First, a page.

>>> from the item version. The reason is that we support multiple items in
>>> the bom that can be independently versioned.
>>> 
>>> Somone perverted could write:
>>> 
>>>     brooklyn.catalog:
>>>        version: 1.0
>>>        manifest:
>>>          symbolic_name: com.example.Foo
>>>          version: 2.0
>>>        items:
>>>        - id: foo
>>>          version: 3.0
>>>          itemType: entity
>>>          item:
>>>            type: blah
>>>        - id: bar
>>>          version: 4.0
>>>          itemType: entity
>>>          item:
>>>         type: blah.blah
>>> 
>>> Here, the "1.0" version is not used by anything; the auto-generated OSGi
>>> bundle would be version 2.0; catalog item foo would be 3.0; and catalog
>>> item bar would be 4.0.
>>> 
>>> If we were starting from scratch, I'd be tempted to lock things down a
>>> lot more for what we actually support. For now, it feels like asking for
>>> an explicit version is a reasonable thing to do.
>>> 
>>> ---
>>> We could also support the example below, where "1.0" is used by both the
>>> manifest and the item:
>>> 
>>>     brooklyn.catalog:
>>>        version: 1.0
>>>        manifest:
>>>          symbolic_name: com.example.Foo
>>>        items:
>>>        - id: foo
>>>          itemType: entity
>>>          item:
>>>            type: blah
>>> 
>>> The general rule would be: if there is a version in the manifest
>>> section, that will be used; if not then a top-level version number will
>>> be used. If that is also missing, then fail.
>>> 
>>> i.e. we would not accept:
>>> 
>>>     # Fails - manifest has no version.
>>>     brooklyn.catalog:
>>>        manifest:
>>>          symbolic_name: com.example.Foo
>>>        items:
>>>        - id: foo
>>>          version: 1.0
>>>          itemType: entity
>>>          item:
>>>            type: blah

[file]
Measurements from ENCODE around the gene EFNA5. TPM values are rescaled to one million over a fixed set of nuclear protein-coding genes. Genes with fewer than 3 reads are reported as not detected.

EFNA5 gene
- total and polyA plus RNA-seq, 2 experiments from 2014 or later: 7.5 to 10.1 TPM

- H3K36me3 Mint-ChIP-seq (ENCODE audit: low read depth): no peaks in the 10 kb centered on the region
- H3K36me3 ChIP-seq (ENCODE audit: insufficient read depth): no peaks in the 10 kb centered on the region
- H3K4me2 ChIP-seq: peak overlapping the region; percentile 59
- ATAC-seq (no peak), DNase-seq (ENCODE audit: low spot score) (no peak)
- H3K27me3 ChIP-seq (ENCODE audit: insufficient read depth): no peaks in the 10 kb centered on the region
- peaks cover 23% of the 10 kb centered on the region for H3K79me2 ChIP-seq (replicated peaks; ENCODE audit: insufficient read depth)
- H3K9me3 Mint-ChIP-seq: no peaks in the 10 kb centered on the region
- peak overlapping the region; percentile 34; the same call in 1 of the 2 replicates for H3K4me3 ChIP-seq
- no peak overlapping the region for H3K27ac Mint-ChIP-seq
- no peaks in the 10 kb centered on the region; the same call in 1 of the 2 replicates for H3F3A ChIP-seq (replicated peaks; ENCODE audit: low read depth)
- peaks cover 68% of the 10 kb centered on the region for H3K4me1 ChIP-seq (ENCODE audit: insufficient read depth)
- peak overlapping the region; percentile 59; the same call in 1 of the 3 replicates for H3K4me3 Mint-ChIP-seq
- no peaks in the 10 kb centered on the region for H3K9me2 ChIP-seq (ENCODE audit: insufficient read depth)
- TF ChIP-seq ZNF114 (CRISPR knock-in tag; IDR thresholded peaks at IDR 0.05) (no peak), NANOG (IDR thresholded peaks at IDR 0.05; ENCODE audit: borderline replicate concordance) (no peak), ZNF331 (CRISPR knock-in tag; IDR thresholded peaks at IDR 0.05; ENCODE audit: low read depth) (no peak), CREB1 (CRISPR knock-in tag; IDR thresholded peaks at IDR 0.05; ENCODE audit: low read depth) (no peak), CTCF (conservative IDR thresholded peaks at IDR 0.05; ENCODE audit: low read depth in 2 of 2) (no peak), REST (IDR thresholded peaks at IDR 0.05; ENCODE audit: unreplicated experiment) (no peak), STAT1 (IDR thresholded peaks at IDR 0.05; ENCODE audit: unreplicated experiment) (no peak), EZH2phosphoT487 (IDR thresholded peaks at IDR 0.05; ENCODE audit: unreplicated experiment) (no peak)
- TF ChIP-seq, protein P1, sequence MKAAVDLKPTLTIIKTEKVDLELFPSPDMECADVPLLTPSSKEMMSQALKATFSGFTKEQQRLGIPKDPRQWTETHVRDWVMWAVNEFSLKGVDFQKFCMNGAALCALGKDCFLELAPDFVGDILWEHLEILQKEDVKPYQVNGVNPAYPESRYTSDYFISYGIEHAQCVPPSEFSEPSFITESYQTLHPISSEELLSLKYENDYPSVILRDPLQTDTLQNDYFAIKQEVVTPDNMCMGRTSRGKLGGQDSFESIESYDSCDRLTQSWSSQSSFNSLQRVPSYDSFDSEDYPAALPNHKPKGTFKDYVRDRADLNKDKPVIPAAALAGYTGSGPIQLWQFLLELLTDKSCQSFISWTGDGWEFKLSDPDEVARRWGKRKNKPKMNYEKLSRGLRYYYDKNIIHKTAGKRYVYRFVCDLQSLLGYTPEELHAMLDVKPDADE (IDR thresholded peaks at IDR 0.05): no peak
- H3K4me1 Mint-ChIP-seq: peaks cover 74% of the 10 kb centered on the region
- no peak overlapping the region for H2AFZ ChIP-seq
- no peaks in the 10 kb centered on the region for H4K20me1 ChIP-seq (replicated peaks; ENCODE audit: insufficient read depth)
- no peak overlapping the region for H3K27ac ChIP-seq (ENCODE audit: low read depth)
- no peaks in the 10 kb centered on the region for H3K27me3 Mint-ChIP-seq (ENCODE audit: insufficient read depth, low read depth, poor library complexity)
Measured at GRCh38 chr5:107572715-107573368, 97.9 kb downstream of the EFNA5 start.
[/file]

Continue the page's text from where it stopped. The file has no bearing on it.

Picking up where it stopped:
>>> 
>>> Thoughts?
>>> 
>>> Aled
>>> 
>>> 
>>> On 02/03/2017 10:02, Geoff Macartney wrote:
>>>> I take Alex's point about the manifest being Java specific, and I agree
>>>> therefore we shouldn't insist on it.
>>>> 
>>>> +1 also to preferring explicit name/version in the catalog.bom rather
>>> than
>>>> as API params, I agree we do
>>>> need to keep the version in source control.
>>>> 
>>>> Question on your straw man, does the 'version' below
>>>> 
>>>>      brooklyn.catalog:
>>>>         manifest:
>>>>           symbolic_name: com.example.Foo
>>>>           version: 1.0.0-SNAPSHOT
>>>>         items:
>>>> 
>>>> _replace_ the 'version' in existing catalogs
>>>> 
>>>> brooklyn.catalog:
>>>>      version: "0.1.0-SNAPSHOT"
>>>> 
>>>> or is it an independently variable value, i.e. the version of the bundle,
>>>> separate from the version of catalog items that it happens to contain?
>>>> (Sounds a bit disquieting, but I guess it's possible).
>>>> 
>>>> e.g. could you have
>>>> 
>>>> brooklyn.catalog:
>>>>    version: 0.11.0-SNAPSHOT
>>>>    manifest:
>>>>      symbolic_name: com.example.Foo
>>>>      version: 1.0.0-SNAPSHOT
>>>>    items:
>>>>    - id: foo
>>>>      type: xyz
>>>> 
>>>> which would be bundle com.example.Foo:1.0.0-SNAPSHOT, which happens to
>>>> contain item foo:0.11.0-SNAPSHOT?
>>>> 
>>>> If so, what would happen if you left out the second line above? What
>>>> version of 'foo' would the catalog contain?
>>>> 
>>>> Or does the version within the manifest _mean_ that it is not only the
>>>> bundle version you are specifying, but the catalog item versions too? (I
>>>> guess unless the item explicitly supplies its own version.)
>>>> 
>>>> Geoff
>>>> 
>>>> 
>>>> 
>>>> 
>>>> On Wed, 1 Mar 2017 at 17:26 Aled Sage <aled.sage@gmail.com> wrote:
>>>> 
>>>> Hi all,
>>>> 
>>>> Discussion of the REST api kicked off again in
>>>> 
>>> https://github.com/apache/brooklyn-server/pull/485#issuecomment-283280366:
>>>>      Alex wrote:
>>>> 
>>>>      Requiring a MANIFEST.MF makes the input strongly java-centric; I'd
>>>>      like to appeal to people who write YAML blueprints with co-bundled
>>>>      scripts and images. They'd wonder why they can't simply make and